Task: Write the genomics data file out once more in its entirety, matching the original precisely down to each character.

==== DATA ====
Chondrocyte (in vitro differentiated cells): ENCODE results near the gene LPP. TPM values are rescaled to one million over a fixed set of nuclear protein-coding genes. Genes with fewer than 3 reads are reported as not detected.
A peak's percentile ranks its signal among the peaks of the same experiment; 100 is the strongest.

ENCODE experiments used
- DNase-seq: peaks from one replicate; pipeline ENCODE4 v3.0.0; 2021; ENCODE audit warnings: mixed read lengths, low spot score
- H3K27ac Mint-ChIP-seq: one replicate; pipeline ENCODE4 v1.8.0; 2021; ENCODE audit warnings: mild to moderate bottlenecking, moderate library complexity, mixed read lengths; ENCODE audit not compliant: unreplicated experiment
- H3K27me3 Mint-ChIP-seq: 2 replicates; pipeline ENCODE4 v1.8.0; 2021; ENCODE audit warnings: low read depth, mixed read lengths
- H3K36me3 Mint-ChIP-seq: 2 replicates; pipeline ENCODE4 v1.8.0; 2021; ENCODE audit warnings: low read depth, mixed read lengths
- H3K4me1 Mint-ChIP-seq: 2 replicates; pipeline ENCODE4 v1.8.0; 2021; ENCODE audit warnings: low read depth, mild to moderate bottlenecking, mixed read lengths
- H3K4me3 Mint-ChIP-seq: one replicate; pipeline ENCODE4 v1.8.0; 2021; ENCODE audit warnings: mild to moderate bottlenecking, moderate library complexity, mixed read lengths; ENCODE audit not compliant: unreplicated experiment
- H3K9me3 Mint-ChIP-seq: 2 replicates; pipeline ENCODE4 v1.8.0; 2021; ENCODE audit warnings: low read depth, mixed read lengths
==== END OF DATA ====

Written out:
Chondrocyte (in vitro differentiated cells): ENCODE results near the gene LPP. TPM values are rescaled to one million over a fixed set of nuclear protein-coding genes. Genes with fewer than 3 reads are reported as not detected.
A peak's percentile ranks its signal among the peaks of the same experiment; 100 is the strongest.

ENCODE experiments used
- DNase-seq: peaks from one replicate; pipeline ENCODE4 v3.0.0; 2021; ENCODE audit warnings: mixed read lengths, low spot score
- H3K27ac Mint-ChIP-seq: one replicate; pipeline ENCODE4 v1.8.0; 2021; ENCODE audit warnings: mild to moderate bottlenecking, moderate library complexity, mixed read lengths; ENCODE audit not compliant: unreplicated experiment
- H3K27me3 Mint-ChIP-seq: 2 replicates; pipeline ENCODE4 v1.8.0; 2021; ENCODE audit warnings: low read depth, mixed read lengths
- H3K36me3 Mint-ChIP-seq: 2 replicates; pipeline ENCODE4 v1.8.0; 2021; ENCODE audit warnings: low read depth, mixed read lengths
- H3K4me1 Mint-ChIP-seq: 2 replicates; pipeline ENCODE4 v1.8.0; 2021; ENCODE audit warnings: low read depth, mild to moderate bottlenecking, mixed read lengths
- H3K4me3 Mint-ChIP-seq: one replicate; pipeline ENCODE4 v1.8.0; 2021; ENCODE audit warnings: mild to moderate bottlenecking, moderate library complexity, mixed read lengths; ENCODE audit not compliant: unreplicated experiment
- H3K9me3 Mint-ChIP-seq: 2 replicates; pipeline ENCODE4 v1.8.0; 2021; ENCODE audit warnings: low read depth, mixed read lengths